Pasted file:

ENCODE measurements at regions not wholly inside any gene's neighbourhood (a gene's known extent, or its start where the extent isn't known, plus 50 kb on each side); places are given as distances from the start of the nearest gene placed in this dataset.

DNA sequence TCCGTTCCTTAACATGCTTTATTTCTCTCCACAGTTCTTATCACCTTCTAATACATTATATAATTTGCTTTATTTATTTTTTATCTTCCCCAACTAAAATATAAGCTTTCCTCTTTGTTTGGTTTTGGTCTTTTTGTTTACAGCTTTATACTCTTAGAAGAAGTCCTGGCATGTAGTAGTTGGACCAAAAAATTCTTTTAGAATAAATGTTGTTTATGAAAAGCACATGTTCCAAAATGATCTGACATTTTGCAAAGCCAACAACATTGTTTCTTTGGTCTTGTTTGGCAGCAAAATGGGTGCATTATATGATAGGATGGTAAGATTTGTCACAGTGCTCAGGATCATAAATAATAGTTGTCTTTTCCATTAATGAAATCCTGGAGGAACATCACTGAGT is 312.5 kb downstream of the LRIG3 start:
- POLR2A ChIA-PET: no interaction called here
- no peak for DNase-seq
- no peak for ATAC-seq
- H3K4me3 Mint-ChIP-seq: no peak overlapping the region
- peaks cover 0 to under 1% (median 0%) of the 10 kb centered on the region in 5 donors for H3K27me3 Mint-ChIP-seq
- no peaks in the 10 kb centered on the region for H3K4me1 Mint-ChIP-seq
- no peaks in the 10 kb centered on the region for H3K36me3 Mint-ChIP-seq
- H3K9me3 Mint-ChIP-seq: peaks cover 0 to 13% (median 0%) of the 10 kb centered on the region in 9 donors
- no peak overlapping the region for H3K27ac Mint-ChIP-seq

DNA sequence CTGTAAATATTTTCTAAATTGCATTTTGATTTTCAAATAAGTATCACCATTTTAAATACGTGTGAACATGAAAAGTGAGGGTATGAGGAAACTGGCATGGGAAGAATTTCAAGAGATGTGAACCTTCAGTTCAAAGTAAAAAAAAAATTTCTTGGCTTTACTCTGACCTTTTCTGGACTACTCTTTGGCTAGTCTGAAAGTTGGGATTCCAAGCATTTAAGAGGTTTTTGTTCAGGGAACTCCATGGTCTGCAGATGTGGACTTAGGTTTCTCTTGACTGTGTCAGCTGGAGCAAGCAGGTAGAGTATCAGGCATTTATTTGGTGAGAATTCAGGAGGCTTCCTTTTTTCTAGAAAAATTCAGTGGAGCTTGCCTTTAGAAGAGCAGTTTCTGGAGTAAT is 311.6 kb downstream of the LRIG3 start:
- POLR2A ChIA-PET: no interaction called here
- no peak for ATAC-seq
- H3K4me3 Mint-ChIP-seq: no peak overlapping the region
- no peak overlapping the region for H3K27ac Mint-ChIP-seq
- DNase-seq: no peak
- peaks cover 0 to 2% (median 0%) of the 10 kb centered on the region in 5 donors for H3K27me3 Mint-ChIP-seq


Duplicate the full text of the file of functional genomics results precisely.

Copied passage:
ENCODE measurements at regions not wholly inside any gene's neighbourhood (a gene's known extent, or its start where the extent isn't known, plus 50 kb on each side); places are given as distances from the start of the nearest gene placed in this dataset.

DNA sequence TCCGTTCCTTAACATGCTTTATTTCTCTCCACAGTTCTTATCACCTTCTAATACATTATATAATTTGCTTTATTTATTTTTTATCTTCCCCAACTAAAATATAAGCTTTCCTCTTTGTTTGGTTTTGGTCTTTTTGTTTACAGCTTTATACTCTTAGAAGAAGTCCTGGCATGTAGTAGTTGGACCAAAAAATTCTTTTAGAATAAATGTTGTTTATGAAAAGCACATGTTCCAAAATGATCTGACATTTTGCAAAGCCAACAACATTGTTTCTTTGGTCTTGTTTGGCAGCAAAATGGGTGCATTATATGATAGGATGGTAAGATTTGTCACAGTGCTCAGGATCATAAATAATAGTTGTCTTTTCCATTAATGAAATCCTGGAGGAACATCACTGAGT is 312.5 kb downstream of the LRIG3 start:
- POLR2A ChIA-PET: no interaction called here
- no peak for DNase-seq
- no peak for ATAC-seq
- H3K4me3 Mint-ChIP-seq: no peak overlapping the region
- peaks cover 0 to under 1% (median 0%) of the 10 kb centered on the region in 5 donors for H3K27me3 Mint-ChIP-seq
- no peaks in the 10 kb centered on the region for H3K4me1 Mint-ChIP-seq
- no peaks in the 10 kb centered on the region for H3K36me3 Mint-ChIP-seq
- H3K9me3 Mint-ChIP-seq: peaks cover 0 to 13% (median 0%) of the 10 kb centered on the region in 9 donors
- no peak overlapping the region for H3K27ac Mint-ChIP-seq

DNA sequence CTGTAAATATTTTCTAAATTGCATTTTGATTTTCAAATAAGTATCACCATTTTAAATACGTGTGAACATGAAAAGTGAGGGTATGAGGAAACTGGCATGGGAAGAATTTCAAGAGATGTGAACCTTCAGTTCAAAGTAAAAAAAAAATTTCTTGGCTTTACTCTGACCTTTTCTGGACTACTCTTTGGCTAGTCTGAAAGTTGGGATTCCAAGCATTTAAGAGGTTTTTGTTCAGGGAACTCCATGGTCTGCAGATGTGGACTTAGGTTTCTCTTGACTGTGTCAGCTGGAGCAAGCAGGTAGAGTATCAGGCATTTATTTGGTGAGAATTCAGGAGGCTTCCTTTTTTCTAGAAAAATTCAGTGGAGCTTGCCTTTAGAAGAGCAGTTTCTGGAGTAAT is 311.6 kb downstream of the LRIG3 start:
- POLR2A ChIA-PET: no interaction called here
- no peak for ATAC-seq
- H3K4me3 Mint-ChIP-seq: no peak overlapping the region
- no peak overlapping the region for H3K27ac Mint-ChIP-seq
- DNase-seq: no peak
- peaks cover 0 to 2% (median 0%) of the 10 kb centered on the region in 5 donors for H3K27me3 Mint-ChIP-seq